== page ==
Some people find it adventurous and unique to deep dive into the ocean, watch its beauty, and take photographs of the majestic creatures under the sea. The National Ocean Service has stated that more than 80% of the ocean is unexplored and unobserved by humans. This is the amazing story of a diver who went deep into the see and unexpectedly discovered something incredible.
Kristian Laine is underwater photography professional. He recently went diving near the off coast of Lady Elliot Island in Australia’s Great Barrier Reef. Kristian Laine was photographing a male manta rays group who was chasing after a female manta ray. He suddenly discovered in his photographs that one was quite different from the others. While manta rays are normally black on top and white underneath, this big fish was black on top of his body, but pink underneath.
A diver named Kristian Laine stumbled upon a male manta ray like no other in the Great Barrier Reef
Laine spent about 30 minutes swimming with the manta ray group and taking pictures. The bubble-gum pink manta ray didn’t seem to care about Laine’s interference because it was calm, keeping a friendly company with the photographer. Laine explained later, “He almost seemed like it was enjoying the attention of my camera and smiling.” It seems like that the ocean photographer ran into the rare pink manta ray who was earlier nicknamed as the Inspector Clouseau. According to National Geographic Company, the pink manta ray was first sighted back in 2015 by the diver Ryan Jeffery. It is known to be the only suck manta ray in the world, and the pink animal was spotted no more than ten times in the last five years.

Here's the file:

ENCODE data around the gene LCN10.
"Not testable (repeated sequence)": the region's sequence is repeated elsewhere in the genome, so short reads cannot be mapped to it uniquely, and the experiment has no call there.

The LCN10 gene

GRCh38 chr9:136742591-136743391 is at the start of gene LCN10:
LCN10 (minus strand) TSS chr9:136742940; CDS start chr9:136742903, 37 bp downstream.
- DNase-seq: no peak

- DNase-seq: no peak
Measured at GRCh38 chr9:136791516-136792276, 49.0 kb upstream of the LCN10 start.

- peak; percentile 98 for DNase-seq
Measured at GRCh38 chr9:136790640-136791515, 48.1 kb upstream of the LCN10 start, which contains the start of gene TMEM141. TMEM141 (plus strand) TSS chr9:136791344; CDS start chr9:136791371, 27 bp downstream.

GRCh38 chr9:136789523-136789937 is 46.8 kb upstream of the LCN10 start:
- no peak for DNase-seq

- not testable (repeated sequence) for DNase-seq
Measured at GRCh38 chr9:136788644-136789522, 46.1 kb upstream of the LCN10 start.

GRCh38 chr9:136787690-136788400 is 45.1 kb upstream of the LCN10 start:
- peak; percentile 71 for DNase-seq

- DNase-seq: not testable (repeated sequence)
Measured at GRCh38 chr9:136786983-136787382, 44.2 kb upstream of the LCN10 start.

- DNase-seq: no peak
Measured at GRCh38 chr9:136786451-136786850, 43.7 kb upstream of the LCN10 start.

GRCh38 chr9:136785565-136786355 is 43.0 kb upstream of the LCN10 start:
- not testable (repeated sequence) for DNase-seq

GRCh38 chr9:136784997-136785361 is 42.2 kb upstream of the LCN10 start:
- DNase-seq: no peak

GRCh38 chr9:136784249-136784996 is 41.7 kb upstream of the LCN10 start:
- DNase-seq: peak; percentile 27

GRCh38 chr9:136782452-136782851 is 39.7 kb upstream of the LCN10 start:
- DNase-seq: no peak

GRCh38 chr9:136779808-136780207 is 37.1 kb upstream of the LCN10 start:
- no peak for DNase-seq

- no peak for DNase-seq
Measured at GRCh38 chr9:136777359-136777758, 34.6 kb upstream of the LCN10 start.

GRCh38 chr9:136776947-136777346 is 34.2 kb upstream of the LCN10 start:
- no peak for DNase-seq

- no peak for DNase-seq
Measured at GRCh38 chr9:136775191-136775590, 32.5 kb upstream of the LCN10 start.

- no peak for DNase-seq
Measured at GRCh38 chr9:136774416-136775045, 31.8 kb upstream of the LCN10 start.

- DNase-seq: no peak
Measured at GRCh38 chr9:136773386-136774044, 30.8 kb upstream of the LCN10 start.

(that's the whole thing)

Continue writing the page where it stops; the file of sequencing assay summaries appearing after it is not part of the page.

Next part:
To everyone’s surprise, instead of the usual black and white, this manta ray was black and pink
It turns out this is Inspector Clouseau, the only known pink manta ray in the world with a skin gene mutation
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It was first sighted back in 2015 by Ryan Jeffery and it is believed to be seen less than 10 times in total
Scientists believe that its pink skin is caused by a genetic mutation in its expression of melanin
Scientists seem to believe that a genetic malformation causes the manta ray’s pink color. At first, they thought it was because of some sort of skin infection or, possibly, manta ray’s diet. However, in 2016, they took a skin sample, and it was proved that it has a genetic mutation from its melanin expression.
Here is a video of the rare pink manta ray posted on YouTube by Lady Elliot Island
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